UPDATE 6/16: The snitch house bill is likely to pass the legislature today. Please join the action to demand governor Evers veto it.
UPDATE 6/11: Yesterday the Joint Finance Committee put $1 million into the budget for snitch houses. The full assembly will vote on slew of bills on Wednesday June 16, including this and other fake police reforms. Please contact assembly representatives (listed below) before then to demand they vote against any bill that will expand police funding or scope of work.
Here at ABOLISHmke, we’ve put a lot of attention on the snitch house (AB258) bill (also known as COP house) ever since it passed the senate with unanimous support. Well, that attention is starting to register victories. On June 2nd the Committee on Local Government held an executive session on it, and every democratic representative voted against it. Despite this, it still passed the committee — republicans dominate the legislature in Wisconsin.
This is part two of our series on the legislation to create snitch houses, also known as “COP houses” across Wisconsin.
At the May 18 hearing, senator Van Wanggaard introduced the snitch house bill by portraying it as an attempt at police reform. “The police cannot be an occupying force in an area,” he emphatically stated. But, throughout his testimony, when describing how snitch houses work, his reformist mask slipped. He described police using snitch houses to “take over” and “gain control” of areas, exactly as an occupying force would. The reality that he, a former cop, cannot grapple with, is that police are always an occupying force in the neighborhoods they target. The houses AB258 seeks to fund are simply the first bulwarks of this occupation.
Senator Taylor joined in, describing the impact snitch houses have on the areas they target, but she relied heavily on some questionable statistics. She repeatedly cited a story about “20% of people causing 80% of the chaos.” If you look up this stat, the first thing you’ll likely find is quotes from pop-economist Malcolm Gladwell, a sure sign that it’s dubious and exaggerated. Digging deeper, we found the actual source, a study from Duke University where researchers were looking to prove the “Pareto Principle,” a quirky theory that the 20/80 rule applies to many aspects of life and social phenomenon.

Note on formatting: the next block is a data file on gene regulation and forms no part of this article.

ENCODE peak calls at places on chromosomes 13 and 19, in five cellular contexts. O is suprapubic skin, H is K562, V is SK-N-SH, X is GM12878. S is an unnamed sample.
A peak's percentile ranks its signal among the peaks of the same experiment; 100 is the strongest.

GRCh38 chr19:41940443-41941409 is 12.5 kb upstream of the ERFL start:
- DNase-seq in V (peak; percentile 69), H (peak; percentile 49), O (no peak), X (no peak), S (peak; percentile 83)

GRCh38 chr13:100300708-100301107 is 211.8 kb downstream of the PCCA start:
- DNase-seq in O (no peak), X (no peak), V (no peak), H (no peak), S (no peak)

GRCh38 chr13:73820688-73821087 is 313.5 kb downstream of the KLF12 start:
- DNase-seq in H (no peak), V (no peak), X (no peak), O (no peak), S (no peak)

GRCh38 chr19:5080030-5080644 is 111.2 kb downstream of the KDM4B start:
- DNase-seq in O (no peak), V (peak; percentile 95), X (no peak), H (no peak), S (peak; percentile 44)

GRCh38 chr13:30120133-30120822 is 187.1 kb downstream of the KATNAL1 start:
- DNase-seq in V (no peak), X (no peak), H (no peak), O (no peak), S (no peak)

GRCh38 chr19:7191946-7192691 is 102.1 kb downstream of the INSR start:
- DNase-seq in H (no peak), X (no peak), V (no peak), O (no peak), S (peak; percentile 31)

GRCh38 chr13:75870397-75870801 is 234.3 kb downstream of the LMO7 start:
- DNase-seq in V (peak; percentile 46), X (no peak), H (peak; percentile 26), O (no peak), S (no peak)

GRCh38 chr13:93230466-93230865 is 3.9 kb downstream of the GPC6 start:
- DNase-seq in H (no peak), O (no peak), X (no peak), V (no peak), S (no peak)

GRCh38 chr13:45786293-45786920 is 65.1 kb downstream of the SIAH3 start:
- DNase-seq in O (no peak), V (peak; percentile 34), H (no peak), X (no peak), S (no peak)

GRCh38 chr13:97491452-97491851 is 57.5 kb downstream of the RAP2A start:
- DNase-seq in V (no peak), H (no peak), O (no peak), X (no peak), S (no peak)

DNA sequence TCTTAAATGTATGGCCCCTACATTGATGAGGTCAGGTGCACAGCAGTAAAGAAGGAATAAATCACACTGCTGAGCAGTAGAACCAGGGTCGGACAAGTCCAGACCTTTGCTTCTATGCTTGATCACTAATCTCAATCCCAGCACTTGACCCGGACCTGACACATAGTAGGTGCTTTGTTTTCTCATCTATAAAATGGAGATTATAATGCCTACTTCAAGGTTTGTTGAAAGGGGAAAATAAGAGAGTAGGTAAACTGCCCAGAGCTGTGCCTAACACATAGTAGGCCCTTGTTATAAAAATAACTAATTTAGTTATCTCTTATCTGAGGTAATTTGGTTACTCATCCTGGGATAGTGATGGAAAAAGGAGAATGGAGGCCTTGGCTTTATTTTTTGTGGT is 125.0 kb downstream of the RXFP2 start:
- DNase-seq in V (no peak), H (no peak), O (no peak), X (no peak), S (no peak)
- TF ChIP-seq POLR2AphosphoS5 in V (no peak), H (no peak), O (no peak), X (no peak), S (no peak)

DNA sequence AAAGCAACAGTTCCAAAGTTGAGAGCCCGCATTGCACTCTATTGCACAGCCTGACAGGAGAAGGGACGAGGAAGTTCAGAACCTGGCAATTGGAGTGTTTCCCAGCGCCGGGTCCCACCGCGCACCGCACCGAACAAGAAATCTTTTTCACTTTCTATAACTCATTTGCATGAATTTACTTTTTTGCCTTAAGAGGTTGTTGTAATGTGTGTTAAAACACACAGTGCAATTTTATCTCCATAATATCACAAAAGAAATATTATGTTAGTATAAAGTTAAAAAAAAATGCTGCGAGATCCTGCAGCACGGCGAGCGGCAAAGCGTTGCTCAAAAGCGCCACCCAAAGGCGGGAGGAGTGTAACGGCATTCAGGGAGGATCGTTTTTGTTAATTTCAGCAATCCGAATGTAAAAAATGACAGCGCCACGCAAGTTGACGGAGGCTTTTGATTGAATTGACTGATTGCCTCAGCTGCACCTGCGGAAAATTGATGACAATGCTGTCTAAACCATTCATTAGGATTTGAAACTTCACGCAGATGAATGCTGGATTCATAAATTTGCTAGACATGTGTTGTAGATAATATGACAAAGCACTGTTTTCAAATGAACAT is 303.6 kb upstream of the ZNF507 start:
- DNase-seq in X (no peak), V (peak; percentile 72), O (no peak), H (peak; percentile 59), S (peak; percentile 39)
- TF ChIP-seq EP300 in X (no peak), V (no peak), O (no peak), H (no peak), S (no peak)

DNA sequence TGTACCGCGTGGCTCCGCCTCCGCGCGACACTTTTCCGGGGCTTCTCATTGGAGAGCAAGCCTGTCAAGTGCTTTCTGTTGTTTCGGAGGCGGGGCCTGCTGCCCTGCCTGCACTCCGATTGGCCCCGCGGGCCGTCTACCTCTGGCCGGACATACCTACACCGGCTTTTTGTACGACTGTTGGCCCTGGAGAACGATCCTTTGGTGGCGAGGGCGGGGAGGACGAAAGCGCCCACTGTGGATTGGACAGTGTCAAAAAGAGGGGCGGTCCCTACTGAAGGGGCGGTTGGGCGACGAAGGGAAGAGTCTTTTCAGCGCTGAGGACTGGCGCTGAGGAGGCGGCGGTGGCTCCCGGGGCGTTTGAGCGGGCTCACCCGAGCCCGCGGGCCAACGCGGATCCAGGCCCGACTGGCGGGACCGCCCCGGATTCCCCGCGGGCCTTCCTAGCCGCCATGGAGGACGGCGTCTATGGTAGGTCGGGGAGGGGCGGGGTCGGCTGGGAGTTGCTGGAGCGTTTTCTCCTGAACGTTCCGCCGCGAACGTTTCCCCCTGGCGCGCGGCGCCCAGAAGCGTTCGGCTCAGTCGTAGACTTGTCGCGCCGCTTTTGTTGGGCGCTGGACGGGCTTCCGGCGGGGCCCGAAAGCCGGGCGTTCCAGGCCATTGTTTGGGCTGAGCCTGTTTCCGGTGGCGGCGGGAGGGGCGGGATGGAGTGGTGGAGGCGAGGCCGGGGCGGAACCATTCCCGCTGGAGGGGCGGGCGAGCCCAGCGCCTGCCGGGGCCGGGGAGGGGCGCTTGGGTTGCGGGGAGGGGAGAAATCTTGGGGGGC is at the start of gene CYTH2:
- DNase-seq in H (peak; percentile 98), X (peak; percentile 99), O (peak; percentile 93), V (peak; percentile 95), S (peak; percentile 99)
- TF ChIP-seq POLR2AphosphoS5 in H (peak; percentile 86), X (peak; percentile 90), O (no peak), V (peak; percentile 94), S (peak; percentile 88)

During the May 18 public hearing on the Snitch House bill (SB124/AB258 also known as COP house bill) Lena Taylor and Van Wanggaard revealed that their co-authored, pro-cop legislation is everything we fear, and worse. We already have a long article detailing snitch houses (bootlickers call them COP houses) but, the more we learn and reflect on supporter’s statements at the hearings, the more we have to say.
There is so much to unpack from Taylor and Wanggaard’s introduction that we are going to put out a three part series, starting this week. The bill gets its first assembly committee vote on Wednesday, June 2. Please call or email the democratic members of the committee before Wednesday!
[UPDATE: the snitch house bill went to vote Wednesday June 15. Some representatives, esp Baldeh, Brostoff, and Bowen made strong arguments against snitch houses on the floor, but the bill passed by voice vote, so we cannot tell who all voted which way on it. The republicans were capable of passing the bill even if we had turned every democrat against it. Governor Evers has stated that he will sign the snitch house bill, as well as a few other bills that had bipartisan support.
There was a lot of bad legislation rammed through on Wednesday, some of it met strong opposition from democrats. For the most part, republicans did not respond verbally, they just moved to vote and passed the bills as quickly as they could. Evers will veto bills that didn’t gain support from democrats in the legislature, which is why it matters when democrats like senator Lena Taylor and representative Sheila Stubbs collaborate with clear white supremacists like Van Wanggaaard and Jim Steineke. They give legitimacy to bad legislation that would die if they hadn’t supported it.]
There’s a bill working its way through the state legislature that will give police $600,000 to establish snitch houses in many Wisconsin cities. A snitch house, also called a COP or “community oriented policing” house, is a small police department that looks like a house and provides “wraparound services” like after-school programming to the neighboring community in exchange for improved community and police relations. By “improved relations,” they mean snitching.
Now the assembly version of the bill, AB258, is coming up for a hearing in Madison on Tuesday May 18 alongside the assembly version of SB119, the notorious “fund the police” bill. SB119 is an empty republican provocation with zero bipartisan support. Governor Evers will certainly veto it. The snitch house grant is a bigger threat because, without intervention, it will actually become law.